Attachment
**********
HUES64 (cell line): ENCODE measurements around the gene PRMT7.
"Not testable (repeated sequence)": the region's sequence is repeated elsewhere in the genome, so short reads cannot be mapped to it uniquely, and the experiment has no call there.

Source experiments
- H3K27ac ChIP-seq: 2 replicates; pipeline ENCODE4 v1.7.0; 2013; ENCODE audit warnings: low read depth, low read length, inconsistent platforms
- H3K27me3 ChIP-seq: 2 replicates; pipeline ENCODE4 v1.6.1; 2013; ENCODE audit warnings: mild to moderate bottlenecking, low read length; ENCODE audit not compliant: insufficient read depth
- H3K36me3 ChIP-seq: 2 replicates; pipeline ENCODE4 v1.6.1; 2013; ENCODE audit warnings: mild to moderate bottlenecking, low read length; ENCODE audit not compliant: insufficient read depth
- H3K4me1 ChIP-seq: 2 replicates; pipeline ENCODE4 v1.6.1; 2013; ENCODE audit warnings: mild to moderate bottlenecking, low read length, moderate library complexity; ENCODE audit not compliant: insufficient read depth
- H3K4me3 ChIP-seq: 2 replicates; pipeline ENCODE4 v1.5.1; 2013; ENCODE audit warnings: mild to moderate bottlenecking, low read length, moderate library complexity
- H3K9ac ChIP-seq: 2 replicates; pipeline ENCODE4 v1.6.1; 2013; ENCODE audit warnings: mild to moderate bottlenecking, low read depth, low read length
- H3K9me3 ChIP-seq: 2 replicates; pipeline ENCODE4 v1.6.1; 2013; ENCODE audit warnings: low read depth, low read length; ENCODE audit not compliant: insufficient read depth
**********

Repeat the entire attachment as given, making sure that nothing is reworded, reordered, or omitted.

HUES64 (cell line): ENCODE measurements around the gene PRMT7.
"Not testable (repeated sequence)": the region's sequence is repeated elsewhere in the genome, so short reads cannot be mapped to it uniquely, and the experiment has no call there.

Source experiments
- H3K27ac ChIP-seq: 2 replicates; pipeline ENCODE4 v1.7.0; 2013; ENCODE audit warnings: low read depth, low read length, inconsistent platforms
- H3K27me3 ChIP-seq: 2 replicates; pipeline ENCODE4 v1.6.1; 2013; ENCODE audit warnings: mild to moderate bottlenecking, low read length; ENCODE audit not compliant: insufficient read depth
- H3K36me3 ChIP-seq: 2 replicates; pipeline ENCODE4 v1.6.1; 2013; ENCODE audit warnings: mild to moderate bottlenecking, low read length; ENCODE audit not compliant: insufficient read depth
- H3K4me1 ChIP-seq: 2 replicates; pipeline ENCODE4 v1.6.1; 2013; ENCODE audit warnings: mild to moderate bottlenecking, low read length, moderate library complexity; ENCODE audit not compliant: insufficient read depth
- H3K4me3 ChIP-seq: 2 replicates; pipeline ENCODE4 v1.5.1; 2013; ENCODE audit warnings: mild to moderate bottlenecking, low read length, moderate library complexity
- H3K9ac ChIP-seq: 2 replicates; pipeline ENCODE4 v1.6.1; 2013; ENCODE audit warnings: mild to moderate bottlenecking, low read depth, low read length
- H3K9me3 ChIP-seq: 2 replicates; pipeline ENCODE4 v1.6.1; 2013; ENCODE audit warnings: low read depth, low read length; ENCODE audit not compliant: insufficient read depth